They would study in the same office, at desks next to each other. Andy said “We would head up to the office together. For assignments, we were able to read each other’s scripts and make suggestions and feedback whereas other students would have been less likely to have that option.”
Tania found Andy a huge support. “It was helpful for me having Andy doing an MBA as well. If I was having a bad day, he would push me through. I think we both probably pulled each other through it; particularly the prospect of both graduating at the same time. On many an occasion I felt like giving up. I might have given up if it wasn’t for Andy. If he hadn’t been studying at the same time as me, I think there were definitely times where I would have stopped.”
Fitting their studies in, around their work and home life took careful planning and discipline.
Andy said “In hindsight, the MBA was a huge commitment. I hadn’t appreciated that year one was 600 hours recommended study. It’s a big chunk of your life to commit to over three or four years so you have to be really sure you want to do it. Having a supportive partner, or studying together really helped.”
Tania used her commute into London to do much of her reading.
“I’d squeeze things into my lunch hours at work. The great thing about the MBA is it’s so completely interlinked and critical to business that you also spending your working day thinking about things in the context of your study.”
“We had to study most weekends and often forfeited going to visit family,” Andy said. “I used to plan out a timetable of what days we had available. We would put a few hours away in the morning on a Saturday to give us some availability later in the day; we barely watched any TV and our social life was pretty non-existent.”
Tania found the social sacrifice one of the hardest things to manage. “That was mitigated because Andy was studying with me, so we could both be miserable together, but you can’t have it all.”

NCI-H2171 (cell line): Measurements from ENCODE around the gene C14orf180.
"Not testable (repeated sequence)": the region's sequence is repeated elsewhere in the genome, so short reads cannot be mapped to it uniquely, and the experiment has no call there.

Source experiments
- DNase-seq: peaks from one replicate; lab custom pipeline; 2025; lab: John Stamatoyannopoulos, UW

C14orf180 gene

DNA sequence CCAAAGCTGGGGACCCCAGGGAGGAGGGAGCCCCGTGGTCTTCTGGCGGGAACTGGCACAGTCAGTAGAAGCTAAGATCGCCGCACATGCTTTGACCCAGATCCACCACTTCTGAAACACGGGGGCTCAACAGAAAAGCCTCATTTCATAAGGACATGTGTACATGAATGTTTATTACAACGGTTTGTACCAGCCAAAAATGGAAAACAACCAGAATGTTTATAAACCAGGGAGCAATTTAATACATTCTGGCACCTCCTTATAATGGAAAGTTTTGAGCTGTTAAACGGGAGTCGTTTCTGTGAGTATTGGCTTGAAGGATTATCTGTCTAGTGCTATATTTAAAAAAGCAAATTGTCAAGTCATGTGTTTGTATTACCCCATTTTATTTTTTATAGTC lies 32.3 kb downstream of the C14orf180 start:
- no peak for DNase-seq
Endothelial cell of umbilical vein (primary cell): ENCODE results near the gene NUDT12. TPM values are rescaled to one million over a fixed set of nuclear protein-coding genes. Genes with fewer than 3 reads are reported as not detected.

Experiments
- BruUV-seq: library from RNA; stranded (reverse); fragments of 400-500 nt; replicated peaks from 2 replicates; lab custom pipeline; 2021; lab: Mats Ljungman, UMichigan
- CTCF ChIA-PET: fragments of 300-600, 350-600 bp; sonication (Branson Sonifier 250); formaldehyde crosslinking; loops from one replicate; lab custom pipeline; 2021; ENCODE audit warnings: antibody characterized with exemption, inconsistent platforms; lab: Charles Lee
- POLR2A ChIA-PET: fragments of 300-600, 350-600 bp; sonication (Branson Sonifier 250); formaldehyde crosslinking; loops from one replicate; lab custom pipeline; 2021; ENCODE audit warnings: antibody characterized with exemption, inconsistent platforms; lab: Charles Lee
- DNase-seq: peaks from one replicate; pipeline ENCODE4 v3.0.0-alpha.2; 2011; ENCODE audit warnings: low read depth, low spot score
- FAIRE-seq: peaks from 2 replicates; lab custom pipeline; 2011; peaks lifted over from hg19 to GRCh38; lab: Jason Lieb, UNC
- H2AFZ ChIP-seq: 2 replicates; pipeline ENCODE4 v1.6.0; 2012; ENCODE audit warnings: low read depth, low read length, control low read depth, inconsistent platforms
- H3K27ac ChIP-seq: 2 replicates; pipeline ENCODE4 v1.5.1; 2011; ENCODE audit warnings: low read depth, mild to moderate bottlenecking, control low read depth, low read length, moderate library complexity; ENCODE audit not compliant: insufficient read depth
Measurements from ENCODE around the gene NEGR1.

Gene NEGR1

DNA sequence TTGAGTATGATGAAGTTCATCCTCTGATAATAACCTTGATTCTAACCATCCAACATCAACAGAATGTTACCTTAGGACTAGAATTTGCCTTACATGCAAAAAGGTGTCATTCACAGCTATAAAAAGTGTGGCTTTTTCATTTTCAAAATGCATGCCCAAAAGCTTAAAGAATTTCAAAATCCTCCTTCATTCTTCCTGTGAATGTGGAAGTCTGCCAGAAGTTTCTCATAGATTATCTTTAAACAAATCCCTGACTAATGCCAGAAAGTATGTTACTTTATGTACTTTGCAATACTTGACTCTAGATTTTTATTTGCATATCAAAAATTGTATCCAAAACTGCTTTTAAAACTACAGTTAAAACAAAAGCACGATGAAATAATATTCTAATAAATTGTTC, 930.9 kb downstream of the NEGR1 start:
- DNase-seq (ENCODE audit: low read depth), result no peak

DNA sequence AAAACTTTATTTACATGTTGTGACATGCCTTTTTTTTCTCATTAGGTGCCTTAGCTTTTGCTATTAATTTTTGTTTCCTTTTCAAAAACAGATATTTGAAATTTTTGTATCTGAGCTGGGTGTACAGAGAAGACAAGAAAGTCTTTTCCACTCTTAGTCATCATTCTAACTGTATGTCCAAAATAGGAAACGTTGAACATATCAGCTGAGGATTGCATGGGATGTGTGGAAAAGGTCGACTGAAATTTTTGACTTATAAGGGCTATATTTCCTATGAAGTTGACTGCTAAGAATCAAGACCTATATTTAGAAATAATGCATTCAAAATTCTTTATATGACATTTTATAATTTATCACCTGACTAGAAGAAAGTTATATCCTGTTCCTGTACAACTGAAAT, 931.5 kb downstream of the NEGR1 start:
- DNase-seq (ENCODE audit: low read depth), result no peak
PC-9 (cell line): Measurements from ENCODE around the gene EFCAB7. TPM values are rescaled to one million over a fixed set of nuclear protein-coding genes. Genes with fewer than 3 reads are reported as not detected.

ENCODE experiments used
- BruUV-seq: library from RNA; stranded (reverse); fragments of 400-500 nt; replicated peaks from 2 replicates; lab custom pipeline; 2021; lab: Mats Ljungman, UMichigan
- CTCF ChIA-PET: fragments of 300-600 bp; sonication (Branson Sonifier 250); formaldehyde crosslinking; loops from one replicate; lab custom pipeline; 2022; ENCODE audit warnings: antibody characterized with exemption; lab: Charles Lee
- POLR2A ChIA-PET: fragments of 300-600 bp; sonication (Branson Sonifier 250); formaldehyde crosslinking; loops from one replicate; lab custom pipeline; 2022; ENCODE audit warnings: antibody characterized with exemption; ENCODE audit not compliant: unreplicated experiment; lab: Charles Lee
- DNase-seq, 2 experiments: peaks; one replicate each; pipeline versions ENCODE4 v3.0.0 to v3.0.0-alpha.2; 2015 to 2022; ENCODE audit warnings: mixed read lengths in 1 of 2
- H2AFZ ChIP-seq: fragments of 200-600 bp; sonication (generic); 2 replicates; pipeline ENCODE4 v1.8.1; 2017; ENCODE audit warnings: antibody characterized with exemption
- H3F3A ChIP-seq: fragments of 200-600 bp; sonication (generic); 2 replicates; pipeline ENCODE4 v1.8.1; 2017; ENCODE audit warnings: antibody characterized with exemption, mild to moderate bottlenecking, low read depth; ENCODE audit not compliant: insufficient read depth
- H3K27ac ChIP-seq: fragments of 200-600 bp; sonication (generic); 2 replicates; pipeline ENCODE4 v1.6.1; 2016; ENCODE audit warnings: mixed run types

Now they’ve finished Andy commented that they’ve gained back lots of time. “We’ve been able to pursue more cycling that we do together and other fitness activities whereas we had to forego those during our studies.”
The OU Social Media Team caught up with Andy and Tania on their graduation day; the proud recipients of two MBAs.
“We started together, we studied together, we’re graduating together.”
Tania and Andy on marriage and two MBAs…
— The Open University (@OpenUniversity) 23 March 2019
Lasting impact on their careers
Tania credits the MBA with changing her approach to her work, and to others. “I’m far more self-aware that I used to be and far more reflective. I think I am far more politically aware of situations and better able to read them than I was when I first started. That’s helpful both inside and outside of work and has helped me to get the role I’m in now. Doing my MBA gave me the opportunity to really look at what I was moving in to and use some of my strategy knowledge to build my team, and has broadened the way I think about everything. It was fantastic and definitely helpful in that regard.”
Andy also credits the course with supporting his career:
“Now I’ve come out the other side of the MBA studies, I can say it was a really positive experience. The OU, and the MBA qualification, have definitely changed me as a person. The MBA has really helped my career and given me a lot more commerciality than many of my colleagues.”
‘Bite the bullet’
To anyone thinking about starting an MBA with The Open University, Tania said:
“I would just say bite the bullet and get on with it, but make sure that you are in the right place in your career to make the most out of your MBA studies. A lot of the learning you undertake is related to your work and your ability to influence and change things.
Overall, it’s been brilliant and rewarding both personally and professionally, but it was hard work. I think you get out of it what you are prepared to put into it.”